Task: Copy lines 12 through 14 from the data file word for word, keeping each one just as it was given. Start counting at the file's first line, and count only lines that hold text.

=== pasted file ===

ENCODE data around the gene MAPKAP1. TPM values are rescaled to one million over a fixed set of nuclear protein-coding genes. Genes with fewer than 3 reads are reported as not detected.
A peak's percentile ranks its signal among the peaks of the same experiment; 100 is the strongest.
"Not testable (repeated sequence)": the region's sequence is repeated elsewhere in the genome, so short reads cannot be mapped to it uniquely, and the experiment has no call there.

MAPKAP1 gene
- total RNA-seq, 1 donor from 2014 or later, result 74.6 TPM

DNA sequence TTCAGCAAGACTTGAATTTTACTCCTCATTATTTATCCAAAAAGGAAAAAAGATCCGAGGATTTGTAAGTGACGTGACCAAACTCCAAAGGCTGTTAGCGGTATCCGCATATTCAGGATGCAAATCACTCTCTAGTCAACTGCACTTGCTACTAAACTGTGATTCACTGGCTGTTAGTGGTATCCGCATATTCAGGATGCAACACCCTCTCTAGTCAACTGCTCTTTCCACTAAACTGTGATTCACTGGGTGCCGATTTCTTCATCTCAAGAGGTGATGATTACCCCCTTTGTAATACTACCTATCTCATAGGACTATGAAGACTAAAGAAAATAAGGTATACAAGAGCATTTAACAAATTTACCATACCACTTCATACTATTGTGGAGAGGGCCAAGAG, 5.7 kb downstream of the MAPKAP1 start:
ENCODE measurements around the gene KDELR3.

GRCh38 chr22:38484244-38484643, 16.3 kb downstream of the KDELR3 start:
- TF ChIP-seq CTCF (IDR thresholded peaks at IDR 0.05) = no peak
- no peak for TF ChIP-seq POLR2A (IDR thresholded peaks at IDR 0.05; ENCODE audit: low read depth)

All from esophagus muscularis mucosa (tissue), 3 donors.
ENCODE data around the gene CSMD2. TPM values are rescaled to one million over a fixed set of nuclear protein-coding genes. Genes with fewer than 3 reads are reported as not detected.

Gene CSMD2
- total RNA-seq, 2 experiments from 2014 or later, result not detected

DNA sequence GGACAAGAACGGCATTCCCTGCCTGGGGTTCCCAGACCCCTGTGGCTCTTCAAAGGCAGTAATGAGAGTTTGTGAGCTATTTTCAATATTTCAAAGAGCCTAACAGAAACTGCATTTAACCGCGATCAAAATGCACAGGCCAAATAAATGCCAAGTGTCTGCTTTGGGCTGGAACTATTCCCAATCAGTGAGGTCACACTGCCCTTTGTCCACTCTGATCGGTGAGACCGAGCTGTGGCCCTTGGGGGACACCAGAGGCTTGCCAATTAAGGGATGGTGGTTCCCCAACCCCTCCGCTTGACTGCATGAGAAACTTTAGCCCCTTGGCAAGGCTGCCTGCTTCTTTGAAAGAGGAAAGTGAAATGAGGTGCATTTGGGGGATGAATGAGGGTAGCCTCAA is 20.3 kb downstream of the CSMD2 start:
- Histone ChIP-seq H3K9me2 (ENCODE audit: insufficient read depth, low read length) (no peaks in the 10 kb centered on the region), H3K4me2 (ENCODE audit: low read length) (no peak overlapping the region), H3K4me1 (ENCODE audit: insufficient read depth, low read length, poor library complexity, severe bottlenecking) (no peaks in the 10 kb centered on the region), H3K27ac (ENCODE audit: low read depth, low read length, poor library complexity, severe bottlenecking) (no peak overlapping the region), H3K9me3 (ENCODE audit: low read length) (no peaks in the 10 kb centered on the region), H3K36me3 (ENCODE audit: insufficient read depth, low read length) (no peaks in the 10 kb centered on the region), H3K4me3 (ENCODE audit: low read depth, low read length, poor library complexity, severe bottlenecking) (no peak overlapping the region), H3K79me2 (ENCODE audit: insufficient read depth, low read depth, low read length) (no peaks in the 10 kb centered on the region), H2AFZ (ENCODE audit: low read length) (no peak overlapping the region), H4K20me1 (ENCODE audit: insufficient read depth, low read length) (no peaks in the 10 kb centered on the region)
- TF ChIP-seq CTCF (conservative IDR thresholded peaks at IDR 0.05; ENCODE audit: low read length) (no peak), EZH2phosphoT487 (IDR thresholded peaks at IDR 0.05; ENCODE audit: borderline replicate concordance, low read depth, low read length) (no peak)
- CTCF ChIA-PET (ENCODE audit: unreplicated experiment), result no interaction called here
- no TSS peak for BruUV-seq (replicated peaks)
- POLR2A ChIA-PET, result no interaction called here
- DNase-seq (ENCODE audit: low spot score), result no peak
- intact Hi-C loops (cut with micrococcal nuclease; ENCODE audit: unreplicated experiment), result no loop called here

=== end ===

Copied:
ENCODE data around the gene CSMD2. TPM values are rescaled to one million over a fixed set of nuclear protein-coding genes. Genes with fewer than 3 reads are reported as not detected.

Gene CSMD2
- total RNA-seq, 2 experiments from 2014 or later, result not detected